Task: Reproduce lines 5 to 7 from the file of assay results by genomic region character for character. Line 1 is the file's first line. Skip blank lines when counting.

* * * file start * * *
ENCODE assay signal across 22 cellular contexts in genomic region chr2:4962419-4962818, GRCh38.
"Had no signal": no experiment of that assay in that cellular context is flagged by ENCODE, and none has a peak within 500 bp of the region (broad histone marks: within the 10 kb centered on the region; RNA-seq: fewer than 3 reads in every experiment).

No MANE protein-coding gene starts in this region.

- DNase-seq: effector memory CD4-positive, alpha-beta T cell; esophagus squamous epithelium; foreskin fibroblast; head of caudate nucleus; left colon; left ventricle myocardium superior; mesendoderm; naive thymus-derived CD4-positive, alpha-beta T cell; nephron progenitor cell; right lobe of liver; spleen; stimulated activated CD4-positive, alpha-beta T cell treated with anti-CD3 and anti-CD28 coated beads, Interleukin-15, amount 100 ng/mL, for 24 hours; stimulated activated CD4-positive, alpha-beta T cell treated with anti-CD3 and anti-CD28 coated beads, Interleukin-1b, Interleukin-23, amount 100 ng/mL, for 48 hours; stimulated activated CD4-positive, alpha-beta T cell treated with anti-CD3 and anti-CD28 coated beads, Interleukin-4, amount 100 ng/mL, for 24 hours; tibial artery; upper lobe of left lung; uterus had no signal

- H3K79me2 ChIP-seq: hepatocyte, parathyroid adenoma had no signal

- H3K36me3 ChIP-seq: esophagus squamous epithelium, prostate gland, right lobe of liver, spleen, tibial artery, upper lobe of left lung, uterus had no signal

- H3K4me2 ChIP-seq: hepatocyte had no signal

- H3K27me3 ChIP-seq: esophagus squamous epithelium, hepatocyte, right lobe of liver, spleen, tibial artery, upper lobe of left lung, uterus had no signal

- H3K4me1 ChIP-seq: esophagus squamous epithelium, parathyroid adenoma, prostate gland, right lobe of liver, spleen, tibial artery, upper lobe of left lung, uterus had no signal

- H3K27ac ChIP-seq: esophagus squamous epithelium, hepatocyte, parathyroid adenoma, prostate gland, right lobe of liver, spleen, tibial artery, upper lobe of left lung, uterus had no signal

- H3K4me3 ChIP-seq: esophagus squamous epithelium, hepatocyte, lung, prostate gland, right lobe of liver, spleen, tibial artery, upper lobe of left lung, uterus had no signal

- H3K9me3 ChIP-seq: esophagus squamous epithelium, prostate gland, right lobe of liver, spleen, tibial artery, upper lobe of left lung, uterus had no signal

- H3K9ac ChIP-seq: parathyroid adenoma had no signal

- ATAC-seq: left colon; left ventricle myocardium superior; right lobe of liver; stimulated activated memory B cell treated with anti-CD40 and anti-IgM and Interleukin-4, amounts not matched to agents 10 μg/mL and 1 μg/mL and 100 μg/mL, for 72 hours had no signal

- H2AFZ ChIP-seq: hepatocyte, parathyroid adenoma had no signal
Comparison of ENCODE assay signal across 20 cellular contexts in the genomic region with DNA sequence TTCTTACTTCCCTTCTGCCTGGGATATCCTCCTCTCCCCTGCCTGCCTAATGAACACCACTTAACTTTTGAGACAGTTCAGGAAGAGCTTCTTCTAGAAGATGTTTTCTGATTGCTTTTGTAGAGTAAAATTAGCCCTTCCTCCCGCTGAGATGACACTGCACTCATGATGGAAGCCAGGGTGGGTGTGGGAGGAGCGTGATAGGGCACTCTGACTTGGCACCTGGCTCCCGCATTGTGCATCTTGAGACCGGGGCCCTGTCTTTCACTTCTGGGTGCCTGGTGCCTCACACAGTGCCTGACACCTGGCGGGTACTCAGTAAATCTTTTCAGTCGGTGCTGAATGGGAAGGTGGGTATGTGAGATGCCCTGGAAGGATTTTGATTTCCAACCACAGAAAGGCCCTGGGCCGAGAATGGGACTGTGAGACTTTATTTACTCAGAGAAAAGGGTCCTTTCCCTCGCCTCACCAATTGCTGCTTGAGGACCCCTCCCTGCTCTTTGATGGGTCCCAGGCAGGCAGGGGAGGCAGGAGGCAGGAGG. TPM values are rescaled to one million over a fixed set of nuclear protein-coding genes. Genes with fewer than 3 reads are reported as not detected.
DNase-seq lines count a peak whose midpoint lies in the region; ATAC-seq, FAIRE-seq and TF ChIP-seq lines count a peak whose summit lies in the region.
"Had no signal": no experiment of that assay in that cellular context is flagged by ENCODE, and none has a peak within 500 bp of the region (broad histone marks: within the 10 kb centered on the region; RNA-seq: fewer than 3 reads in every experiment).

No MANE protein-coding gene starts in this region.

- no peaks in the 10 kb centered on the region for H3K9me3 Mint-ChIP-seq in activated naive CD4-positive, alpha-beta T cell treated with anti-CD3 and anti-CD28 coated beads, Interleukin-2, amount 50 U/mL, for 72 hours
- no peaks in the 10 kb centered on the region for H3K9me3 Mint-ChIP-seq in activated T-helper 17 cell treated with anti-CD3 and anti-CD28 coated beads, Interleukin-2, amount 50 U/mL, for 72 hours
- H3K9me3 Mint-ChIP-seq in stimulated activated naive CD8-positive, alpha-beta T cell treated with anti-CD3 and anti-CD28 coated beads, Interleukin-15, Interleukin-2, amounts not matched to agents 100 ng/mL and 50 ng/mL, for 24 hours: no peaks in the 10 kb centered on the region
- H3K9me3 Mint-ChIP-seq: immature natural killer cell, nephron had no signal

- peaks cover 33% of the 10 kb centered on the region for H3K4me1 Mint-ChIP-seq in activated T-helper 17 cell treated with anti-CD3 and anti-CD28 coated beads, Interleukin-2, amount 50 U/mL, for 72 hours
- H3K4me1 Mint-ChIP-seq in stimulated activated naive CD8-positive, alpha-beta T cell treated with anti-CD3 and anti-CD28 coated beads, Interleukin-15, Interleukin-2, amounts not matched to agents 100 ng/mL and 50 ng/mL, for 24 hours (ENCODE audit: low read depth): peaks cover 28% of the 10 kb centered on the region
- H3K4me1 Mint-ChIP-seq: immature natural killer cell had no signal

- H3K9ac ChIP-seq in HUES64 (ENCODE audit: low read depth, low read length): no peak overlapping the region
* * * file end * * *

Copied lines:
- H3K79me2 ChIP-seq: hepatocyte, parathyroid adenoma had no signal

- H3K36me3 ChIP-seq: esophagus squamous epithelium, prostate gland, right lobe of liver, spleen, tibial artery, upper lobe of left lung, uterus had no signal

- H3K4me2 ChIP-seq: hepatocyte had no signal